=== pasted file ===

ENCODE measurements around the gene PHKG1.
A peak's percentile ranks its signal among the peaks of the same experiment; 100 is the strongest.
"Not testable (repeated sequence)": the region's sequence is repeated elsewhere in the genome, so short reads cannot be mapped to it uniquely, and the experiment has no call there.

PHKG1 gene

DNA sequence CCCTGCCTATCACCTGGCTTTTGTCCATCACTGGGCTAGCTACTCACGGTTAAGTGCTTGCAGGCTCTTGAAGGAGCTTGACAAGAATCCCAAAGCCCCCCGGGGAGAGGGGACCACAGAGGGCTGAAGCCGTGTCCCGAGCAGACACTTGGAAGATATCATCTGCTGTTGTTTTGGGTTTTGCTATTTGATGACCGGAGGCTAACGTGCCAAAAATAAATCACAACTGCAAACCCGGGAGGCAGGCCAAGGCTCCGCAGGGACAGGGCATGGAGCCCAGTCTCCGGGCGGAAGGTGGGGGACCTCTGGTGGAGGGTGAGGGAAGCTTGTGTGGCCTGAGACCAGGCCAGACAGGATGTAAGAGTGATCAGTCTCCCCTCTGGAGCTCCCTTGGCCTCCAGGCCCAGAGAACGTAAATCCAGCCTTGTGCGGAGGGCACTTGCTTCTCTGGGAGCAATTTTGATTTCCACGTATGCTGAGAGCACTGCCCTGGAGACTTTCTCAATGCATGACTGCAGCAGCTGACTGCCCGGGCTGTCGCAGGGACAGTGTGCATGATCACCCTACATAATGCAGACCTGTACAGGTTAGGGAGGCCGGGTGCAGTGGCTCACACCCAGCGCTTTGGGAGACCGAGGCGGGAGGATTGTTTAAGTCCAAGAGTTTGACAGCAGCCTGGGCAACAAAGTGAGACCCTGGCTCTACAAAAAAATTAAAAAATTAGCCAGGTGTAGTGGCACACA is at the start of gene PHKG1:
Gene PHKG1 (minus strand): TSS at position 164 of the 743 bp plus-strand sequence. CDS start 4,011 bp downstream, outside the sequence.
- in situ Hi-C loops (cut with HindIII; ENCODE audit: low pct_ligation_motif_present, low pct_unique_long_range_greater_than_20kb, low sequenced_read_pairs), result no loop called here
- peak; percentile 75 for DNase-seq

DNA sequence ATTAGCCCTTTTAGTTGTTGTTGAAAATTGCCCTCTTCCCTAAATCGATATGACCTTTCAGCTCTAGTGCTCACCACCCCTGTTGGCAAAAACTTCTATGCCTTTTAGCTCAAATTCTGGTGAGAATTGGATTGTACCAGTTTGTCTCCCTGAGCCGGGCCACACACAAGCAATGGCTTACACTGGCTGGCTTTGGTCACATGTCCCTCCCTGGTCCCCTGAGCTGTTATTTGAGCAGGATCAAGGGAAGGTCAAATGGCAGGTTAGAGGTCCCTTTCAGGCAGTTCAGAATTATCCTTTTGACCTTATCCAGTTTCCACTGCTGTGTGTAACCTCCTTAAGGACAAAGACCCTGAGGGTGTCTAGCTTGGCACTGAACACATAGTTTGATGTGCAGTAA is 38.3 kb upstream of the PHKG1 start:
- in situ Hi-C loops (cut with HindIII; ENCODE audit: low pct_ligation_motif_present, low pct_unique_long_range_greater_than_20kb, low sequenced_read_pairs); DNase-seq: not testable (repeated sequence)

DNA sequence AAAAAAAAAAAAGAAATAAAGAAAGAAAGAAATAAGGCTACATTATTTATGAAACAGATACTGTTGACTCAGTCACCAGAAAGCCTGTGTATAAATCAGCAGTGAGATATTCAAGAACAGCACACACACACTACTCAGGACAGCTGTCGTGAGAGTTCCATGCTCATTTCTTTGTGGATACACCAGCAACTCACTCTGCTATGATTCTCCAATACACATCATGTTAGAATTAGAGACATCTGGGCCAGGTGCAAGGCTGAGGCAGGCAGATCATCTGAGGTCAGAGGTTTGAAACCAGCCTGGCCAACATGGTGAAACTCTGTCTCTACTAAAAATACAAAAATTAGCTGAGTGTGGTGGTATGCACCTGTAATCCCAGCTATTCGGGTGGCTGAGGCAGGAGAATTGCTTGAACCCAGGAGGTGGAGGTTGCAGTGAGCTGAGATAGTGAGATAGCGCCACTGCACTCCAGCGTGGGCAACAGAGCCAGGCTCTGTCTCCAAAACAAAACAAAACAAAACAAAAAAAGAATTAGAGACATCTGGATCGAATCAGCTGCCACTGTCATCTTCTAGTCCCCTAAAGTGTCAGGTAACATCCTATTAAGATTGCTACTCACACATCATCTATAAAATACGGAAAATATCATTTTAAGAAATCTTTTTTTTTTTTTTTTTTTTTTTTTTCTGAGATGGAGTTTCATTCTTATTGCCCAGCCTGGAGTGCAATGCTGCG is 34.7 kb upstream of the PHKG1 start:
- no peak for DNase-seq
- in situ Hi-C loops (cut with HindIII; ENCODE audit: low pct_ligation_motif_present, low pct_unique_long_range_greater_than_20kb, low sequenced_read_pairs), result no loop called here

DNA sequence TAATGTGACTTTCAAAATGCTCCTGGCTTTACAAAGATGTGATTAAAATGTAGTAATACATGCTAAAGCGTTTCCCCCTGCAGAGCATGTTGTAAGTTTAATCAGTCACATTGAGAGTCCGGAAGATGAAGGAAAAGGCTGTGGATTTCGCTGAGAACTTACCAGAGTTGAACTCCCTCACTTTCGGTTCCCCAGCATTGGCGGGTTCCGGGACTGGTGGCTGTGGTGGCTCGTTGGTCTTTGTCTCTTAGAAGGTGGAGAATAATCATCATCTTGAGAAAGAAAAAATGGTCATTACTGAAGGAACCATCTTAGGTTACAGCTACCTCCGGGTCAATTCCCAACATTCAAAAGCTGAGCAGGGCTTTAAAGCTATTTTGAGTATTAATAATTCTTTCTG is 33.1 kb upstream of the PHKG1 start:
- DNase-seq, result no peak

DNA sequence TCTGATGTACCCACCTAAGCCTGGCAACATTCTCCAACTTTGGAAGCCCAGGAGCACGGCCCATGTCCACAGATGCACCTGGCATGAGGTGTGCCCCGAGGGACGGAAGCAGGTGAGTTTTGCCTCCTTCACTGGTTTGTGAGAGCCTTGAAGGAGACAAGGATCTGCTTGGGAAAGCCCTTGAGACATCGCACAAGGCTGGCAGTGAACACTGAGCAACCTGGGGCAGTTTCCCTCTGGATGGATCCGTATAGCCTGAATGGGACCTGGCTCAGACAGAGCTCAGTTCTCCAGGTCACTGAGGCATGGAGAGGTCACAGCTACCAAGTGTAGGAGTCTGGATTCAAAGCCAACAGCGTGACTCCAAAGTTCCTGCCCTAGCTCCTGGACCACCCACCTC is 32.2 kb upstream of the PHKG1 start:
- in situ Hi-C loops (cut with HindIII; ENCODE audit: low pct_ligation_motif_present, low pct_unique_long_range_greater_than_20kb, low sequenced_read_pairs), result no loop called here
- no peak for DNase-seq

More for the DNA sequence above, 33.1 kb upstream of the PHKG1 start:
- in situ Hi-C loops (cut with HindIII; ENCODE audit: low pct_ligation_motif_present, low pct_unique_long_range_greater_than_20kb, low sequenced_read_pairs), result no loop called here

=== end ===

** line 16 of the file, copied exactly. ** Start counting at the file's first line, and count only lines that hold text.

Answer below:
DNA sequence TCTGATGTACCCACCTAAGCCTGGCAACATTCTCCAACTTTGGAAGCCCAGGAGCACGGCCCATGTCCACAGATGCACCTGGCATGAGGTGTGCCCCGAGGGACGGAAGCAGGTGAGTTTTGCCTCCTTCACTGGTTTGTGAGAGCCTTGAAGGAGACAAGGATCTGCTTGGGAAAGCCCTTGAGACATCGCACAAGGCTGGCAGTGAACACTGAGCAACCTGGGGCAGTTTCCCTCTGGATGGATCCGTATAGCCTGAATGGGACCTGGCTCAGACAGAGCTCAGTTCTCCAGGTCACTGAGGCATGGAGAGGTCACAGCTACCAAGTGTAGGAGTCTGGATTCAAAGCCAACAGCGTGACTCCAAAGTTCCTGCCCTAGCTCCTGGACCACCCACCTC is 32.2 kb upstream of the PHKG1 start: